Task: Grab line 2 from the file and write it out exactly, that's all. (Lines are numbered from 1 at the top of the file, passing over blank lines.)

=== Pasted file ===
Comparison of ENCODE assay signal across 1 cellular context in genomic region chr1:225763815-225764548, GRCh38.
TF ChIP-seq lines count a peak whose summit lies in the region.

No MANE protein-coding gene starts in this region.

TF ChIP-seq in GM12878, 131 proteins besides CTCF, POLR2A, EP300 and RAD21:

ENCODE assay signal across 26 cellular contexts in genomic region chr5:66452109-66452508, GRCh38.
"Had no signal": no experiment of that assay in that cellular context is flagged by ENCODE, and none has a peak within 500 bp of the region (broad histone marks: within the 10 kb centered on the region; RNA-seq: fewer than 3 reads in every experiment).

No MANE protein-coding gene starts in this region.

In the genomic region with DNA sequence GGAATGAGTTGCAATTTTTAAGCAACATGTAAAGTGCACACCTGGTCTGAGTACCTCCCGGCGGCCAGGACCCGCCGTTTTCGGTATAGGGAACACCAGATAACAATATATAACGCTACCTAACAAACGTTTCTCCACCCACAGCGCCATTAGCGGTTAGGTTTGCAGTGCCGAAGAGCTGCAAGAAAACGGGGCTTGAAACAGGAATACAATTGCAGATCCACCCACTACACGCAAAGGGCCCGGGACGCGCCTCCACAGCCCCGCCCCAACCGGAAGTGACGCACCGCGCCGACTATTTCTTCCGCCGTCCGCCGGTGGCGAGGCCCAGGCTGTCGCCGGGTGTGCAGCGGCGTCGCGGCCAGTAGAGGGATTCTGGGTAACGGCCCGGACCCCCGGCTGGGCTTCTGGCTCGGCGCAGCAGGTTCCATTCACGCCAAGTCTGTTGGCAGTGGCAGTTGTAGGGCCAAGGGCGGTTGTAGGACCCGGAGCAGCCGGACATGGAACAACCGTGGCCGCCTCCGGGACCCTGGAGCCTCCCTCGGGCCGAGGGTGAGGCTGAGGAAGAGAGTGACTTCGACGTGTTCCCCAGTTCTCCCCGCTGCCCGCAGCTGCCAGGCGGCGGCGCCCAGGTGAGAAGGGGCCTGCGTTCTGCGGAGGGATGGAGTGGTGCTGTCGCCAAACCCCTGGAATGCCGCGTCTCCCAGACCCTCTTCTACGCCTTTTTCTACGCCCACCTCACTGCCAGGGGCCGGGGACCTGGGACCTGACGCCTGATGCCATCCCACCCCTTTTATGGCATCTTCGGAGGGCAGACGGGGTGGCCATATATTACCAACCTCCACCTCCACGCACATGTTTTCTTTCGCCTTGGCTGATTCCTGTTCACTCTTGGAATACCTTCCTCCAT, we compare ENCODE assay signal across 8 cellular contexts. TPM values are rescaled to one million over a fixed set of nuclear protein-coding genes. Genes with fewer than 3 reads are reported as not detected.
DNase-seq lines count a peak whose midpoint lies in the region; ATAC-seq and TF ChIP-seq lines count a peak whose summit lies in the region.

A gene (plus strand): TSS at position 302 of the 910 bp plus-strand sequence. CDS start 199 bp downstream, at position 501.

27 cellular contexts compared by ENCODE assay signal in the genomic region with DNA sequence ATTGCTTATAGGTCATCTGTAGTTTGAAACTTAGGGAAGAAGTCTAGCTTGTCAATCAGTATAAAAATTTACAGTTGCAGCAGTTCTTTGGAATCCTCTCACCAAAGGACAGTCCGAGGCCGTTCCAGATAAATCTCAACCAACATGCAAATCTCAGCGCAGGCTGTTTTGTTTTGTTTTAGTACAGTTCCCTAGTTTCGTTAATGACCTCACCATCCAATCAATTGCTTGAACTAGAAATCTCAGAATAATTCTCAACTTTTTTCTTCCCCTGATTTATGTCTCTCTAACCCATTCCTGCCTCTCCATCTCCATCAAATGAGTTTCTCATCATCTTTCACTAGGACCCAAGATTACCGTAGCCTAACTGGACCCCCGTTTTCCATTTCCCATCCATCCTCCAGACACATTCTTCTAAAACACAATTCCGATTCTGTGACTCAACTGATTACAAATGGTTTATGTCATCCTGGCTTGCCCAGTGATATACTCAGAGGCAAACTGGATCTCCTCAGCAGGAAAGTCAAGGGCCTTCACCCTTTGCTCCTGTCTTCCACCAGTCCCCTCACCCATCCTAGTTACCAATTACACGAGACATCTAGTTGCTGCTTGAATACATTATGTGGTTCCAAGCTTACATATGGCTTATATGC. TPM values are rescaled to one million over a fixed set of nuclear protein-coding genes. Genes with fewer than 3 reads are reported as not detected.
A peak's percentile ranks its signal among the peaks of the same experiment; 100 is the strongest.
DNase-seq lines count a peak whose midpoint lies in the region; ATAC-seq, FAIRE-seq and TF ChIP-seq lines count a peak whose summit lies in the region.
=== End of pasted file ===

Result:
TF ChIP-seq lines count a peak whose summit lies in the region.